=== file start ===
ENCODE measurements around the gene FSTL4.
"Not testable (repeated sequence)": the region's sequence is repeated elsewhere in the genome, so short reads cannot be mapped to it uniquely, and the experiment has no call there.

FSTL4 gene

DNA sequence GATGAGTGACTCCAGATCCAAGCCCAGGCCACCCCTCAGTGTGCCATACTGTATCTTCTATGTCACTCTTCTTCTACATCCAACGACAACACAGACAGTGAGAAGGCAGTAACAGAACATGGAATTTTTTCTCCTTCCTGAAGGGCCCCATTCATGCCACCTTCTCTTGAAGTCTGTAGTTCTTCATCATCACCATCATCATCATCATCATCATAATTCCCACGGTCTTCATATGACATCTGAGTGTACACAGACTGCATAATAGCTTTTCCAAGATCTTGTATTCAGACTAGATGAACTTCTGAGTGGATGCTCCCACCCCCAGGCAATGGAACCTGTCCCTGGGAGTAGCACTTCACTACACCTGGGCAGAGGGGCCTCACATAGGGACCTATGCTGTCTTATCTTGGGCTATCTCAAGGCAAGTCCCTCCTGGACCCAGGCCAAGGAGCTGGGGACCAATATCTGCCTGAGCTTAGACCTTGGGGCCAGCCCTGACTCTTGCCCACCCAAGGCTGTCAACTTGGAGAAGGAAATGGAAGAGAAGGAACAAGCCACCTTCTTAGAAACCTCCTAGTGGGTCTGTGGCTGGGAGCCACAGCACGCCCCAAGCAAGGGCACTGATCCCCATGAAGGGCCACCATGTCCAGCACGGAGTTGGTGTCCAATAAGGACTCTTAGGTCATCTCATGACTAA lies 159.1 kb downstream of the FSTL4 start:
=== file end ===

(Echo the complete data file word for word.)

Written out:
ENCODE measurements around the gene FSTL4.
"Not testable (repeated sequence)": the region's sequence is repeated elsewhere in the genome, so short reads cannot be mapped to it uniquely, and the experiment has no call there.

FSTL4 gene

DNA sequence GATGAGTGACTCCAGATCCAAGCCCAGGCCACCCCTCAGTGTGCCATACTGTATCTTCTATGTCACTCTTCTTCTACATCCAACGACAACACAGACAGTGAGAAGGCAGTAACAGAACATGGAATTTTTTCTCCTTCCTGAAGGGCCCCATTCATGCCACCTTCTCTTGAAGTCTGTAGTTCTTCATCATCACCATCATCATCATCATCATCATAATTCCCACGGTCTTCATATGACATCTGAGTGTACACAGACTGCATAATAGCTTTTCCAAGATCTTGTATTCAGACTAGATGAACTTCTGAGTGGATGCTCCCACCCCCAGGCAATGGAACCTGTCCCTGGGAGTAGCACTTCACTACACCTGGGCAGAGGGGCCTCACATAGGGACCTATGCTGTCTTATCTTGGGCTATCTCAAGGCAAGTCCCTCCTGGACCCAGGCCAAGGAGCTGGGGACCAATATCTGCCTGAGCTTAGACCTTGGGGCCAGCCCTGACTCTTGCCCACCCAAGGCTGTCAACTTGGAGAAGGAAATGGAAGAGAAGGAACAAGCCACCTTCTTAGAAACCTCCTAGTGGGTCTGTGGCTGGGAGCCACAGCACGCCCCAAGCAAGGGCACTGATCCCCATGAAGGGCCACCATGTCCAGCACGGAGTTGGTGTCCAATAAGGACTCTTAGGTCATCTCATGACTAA lies 159.1 kb downstream of the FSTL4 start: